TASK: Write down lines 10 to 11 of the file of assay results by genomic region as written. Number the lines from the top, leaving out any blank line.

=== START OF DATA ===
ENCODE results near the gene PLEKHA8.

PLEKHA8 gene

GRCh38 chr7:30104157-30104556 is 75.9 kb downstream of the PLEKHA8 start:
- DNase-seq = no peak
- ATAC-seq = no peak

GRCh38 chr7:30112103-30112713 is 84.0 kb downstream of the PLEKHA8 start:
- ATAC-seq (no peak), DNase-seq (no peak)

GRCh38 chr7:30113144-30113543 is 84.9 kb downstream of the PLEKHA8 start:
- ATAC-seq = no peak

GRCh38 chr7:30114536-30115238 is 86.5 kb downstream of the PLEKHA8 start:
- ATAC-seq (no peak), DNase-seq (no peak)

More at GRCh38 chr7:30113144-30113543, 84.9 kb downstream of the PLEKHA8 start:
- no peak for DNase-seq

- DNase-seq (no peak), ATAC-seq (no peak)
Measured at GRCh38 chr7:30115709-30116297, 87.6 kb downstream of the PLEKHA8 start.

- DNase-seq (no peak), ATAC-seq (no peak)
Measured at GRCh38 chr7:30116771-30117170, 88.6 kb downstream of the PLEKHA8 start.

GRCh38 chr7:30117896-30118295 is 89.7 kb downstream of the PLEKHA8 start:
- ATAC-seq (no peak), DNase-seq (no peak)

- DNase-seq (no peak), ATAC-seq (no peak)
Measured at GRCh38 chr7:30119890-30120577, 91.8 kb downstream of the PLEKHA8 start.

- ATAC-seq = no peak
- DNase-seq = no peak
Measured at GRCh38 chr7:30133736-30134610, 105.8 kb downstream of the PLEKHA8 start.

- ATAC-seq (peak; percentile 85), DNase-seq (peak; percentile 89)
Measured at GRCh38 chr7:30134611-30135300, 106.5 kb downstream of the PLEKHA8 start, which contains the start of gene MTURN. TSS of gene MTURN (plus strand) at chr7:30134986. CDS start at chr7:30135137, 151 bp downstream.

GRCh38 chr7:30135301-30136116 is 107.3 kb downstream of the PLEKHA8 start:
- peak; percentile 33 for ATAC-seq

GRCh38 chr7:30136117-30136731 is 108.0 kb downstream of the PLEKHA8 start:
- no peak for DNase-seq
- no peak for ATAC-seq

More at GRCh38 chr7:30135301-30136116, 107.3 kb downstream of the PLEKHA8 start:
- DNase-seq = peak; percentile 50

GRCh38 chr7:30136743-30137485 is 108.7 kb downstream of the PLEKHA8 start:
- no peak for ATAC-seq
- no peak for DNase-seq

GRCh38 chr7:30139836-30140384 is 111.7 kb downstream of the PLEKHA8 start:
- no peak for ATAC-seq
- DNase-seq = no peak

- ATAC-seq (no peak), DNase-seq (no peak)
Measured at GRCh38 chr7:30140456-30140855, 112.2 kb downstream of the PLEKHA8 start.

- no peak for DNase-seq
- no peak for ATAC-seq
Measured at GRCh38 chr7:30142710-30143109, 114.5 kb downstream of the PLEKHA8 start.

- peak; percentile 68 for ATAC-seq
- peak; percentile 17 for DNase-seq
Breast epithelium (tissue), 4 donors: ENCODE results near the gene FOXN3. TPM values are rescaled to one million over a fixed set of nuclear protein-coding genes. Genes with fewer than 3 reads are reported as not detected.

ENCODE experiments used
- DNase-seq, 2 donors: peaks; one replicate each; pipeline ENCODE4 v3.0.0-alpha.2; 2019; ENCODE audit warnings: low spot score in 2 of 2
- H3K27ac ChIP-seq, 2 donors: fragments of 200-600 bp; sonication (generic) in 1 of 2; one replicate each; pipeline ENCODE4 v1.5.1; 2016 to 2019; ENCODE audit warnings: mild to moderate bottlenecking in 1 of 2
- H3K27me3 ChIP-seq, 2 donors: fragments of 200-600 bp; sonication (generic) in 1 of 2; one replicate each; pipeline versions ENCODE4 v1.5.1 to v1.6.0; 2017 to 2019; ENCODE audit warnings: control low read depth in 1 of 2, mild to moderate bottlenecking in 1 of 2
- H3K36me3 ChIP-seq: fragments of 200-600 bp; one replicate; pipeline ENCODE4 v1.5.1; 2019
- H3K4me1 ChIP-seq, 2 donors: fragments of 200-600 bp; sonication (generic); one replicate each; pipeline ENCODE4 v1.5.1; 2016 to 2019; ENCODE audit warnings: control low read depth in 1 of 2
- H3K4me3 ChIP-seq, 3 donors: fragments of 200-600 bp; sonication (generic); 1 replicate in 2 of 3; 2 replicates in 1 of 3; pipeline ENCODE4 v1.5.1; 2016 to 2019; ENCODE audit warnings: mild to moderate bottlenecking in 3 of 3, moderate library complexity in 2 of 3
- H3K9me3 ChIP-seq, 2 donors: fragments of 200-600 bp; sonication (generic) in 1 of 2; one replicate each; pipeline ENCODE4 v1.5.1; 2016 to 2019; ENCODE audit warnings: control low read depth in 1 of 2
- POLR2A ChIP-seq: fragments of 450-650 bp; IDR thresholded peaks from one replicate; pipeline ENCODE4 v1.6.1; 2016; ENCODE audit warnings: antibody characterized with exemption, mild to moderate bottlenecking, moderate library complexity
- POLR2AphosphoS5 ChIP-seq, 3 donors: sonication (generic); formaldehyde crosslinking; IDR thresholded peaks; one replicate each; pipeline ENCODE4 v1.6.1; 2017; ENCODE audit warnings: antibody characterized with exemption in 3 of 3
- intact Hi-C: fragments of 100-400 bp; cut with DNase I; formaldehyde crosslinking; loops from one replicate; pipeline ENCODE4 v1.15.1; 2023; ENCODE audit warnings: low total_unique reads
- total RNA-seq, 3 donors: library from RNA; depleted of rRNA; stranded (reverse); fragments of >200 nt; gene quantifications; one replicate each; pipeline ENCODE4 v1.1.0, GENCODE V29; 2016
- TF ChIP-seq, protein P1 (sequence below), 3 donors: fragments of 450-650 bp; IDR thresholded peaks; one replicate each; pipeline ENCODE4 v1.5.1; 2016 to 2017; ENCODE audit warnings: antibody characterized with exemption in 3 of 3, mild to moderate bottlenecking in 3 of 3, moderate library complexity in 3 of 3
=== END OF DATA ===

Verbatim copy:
GRCh38 chr7:30114536-30115238 is 86.5 kb downstream of the PLEKHA8 start:
- ATAC-seq (no peak), DNase-seq (no peak)